David Plouffe

2. Commonwealth Fund, via NYT:,
3. Families USA, via NYT:

University of Nevada is UCNevada?

Note that the University of Nevada Press is now publishing books about California by Californians. Are we now fully Californicated? Is  Nevada a suburb of Los Angeles?

80's Teen Star Corey Haim Dead of Possible OD

Actor Corey Haim, who had long struggled with drug addiction -- died early Wednesday in Burbank, California of a suspected drug overdose at the age of 38.

Josef Adalian of the on-line trade publication The Wrap reports:

"Haim was forever linked to fellow young actor Corey Feldman after their joint appearance in 1987's "The Lost Boys." They then starred in a number of films, including "License to Drive,""Dream a Little Dream" and “Blown Away.” The pair attempted a joint TV comeback together via the short-lived A&E reality series "The Two Coreys." By himself, Haim starred in the 1986 teen angst semi-classic "Lucas."  More recently, he starred in the indie horror movie "American Sunset," billed as his first on-screen role in three years."

The actor struggled mightily with drug addiction. In an interview with The Sun in 2004, Haim talked about his long history of drug abuse, saying he smoked his first joint on the set of “Lost Boys.”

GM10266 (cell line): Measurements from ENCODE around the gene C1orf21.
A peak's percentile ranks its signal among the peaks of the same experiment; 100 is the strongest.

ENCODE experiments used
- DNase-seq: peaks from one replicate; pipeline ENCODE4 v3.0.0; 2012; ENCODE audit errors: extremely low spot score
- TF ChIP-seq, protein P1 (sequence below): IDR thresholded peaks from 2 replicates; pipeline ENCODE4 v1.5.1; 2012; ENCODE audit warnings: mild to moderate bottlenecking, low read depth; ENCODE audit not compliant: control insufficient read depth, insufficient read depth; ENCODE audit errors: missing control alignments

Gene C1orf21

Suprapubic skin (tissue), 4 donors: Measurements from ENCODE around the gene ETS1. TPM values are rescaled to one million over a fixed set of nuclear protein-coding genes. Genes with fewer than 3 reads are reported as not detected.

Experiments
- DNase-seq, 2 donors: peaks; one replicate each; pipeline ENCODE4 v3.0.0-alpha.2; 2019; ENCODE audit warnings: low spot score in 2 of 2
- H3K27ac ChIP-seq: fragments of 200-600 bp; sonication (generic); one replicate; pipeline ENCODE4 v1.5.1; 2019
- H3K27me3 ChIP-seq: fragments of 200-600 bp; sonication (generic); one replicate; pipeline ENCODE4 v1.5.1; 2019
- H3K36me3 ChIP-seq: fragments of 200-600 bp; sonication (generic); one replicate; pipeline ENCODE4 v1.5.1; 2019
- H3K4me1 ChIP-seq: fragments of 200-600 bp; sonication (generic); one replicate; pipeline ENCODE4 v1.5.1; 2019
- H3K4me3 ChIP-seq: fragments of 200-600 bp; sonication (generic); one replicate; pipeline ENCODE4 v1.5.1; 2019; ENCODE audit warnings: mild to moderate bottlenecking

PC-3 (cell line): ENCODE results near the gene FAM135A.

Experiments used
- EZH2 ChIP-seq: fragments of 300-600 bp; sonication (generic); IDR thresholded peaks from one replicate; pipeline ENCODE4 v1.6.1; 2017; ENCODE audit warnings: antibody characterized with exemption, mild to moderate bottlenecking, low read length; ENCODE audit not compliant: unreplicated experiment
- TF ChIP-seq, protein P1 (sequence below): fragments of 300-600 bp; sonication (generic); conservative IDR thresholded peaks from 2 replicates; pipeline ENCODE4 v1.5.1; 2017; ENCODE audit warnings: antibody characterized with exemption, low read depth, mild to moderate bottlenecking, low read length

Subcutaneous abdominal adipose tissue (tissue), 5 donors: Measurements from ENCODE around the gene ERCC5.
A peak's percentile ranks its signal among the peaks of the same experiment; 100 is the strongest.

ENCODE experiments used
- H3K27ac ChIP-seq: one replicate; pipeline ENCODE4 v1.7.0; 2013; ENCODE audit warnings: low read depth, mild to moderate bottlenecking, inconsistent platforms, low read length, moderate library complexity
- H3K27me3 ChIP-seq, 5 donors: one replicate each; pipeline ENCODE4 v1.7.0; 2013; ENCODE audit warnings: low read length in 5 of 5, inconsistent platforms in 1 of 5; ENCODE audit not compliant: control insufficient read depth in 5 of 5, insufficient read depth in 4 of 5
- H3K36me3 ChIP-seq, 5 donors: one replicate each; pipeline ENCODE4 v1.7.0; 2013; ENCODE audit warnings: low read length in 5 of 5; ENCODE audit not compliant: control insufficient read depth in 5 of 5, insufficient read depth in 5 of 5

“I lived in L.A. in the '80s, which was not the best place to be,” Haim told the paper. “I did cocaine for about a year and a half, then it led to crack.”

Haim also said he was sexually abused as a child star. "It's something that will be addressed in my inner soul for the rest of my life, and it's something that truly affects me," he told GQ in 2008. "It's just like, it happened, it's over, and move on. Let's move on to the next subject."

NPR's All Things Considered had this retrospect: click here.

Free International College

Shai Reshef founded the University of the People.

On-line education has been on the rise, but is is worth it? Does it provide what is promised? Can it work or all areas of education? NPR looks at a free on-line university with the goal or education, instead of degrees, the University of the People.